The etymology of the name Arbus is uncertain. Amongst the hypotheses: albus, white like the vegetation-free rock that emerges on the mountain peaks; arburis, for the abundance of trees that characterised its territory in the past; or arabus, due to the Barbarians that once invaded its coasts. What is certain and well-known is the skill of its craft-folk when it comes to working curved-blade knives, the is arresojas. The boundaries of its endless territory are also not in doubt, rendering it one of the largest in Italy, second only to Sassari in Sardinia. Arbus occupies a vast portion of the central-southwest area of the island and has a long (47 kilometres) and beautiful coastline, alternating with ‘deserts’ of golden sand and cliffs overlooking the sea. Such is the Costa Verde, a succession of immense beaches with its sand dunes being amongst the highest in Europe, immersing into waters of shades of blue and emerald green. In the background is a landscape of vegetation shaped by the force of the winds that twists the centuries-old junipers down to the ground. The charm of the sites merges with the hospitality. Those who visit Arbus do not come here by chance. These visitors are not fans of structured entertainment, fully-equipped resorts and coastlines but instead seek something simple and comfortable, with original features of the Sardinian lifestyle.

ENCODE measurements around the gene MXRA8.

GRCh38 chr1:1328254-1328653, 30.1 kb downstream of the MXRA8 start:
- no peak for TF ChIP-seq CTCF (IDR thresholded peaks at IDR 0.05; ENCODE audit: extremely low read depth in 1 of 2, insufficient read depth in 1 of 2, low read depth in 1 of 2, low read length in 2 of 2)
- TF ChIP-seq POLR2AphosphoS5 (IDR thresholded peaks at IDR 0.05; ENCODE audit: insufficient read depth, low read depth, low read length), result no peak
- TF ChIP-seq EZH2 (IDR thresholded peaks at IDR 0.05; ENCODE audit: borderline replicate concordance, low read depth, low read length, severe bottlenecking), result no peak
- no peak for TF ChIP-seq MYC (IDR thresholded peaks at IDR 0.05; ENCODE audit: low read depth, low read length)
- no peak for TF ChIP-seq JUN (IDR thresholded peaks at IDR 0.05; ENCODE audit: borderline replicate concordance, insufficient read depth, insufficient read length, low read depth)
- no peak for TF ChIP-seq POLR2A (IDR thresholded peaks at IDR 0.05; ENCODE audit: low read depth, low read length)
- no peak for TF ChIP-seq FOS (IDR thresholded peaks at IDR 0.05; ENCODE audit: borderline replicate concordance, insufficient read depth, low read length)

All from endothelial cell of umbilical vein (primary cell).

The Costa Verde stretches from the promontory of Capo Pecora, abundant in seafood, with its extreme southern border shared with Buggerru, up to the white-sanded beach of Pistis, the northernmost beach south of the Capo Frasca peninsula. It passes through the enchantment of Scivu and Piscinas, the two symbolic beaches, to Portu Maga, the beautiful Marina di Arbus, Funtanazza and Torre dei Corsari, other jewels of Arbus. In spring, the coast becomes a paradise for surfers who find a perfect series of waves to ride, whilst the calm atmosphere of summer offers long and evocative days by the sea that conclude with postcard-worthy sunsets. In wild and isolated places, you can come across the Sardinian deer, or even sea turtles that lay their eggs along the beaches.
The territory of Arbus consists in unspoilt nature along with living testimony to the hard and exhausting work of mining, which can be ‘relived’ in the monuments thanks to the industrial archaeology of Montevecchio (partly in the territory of Guspini) and Ingurtosu, having once been a mining village that has since been abandoned, creating a ‘Wild West’ landscape with abandoned buildings, disused machinery and desolate tunnels, with the ruins telling stories of men and their toil. At one point in time, a train carried the extracted material to the sea to load it onto ships. You can still see the rails and trolleys amongst the dunes of Piscinas.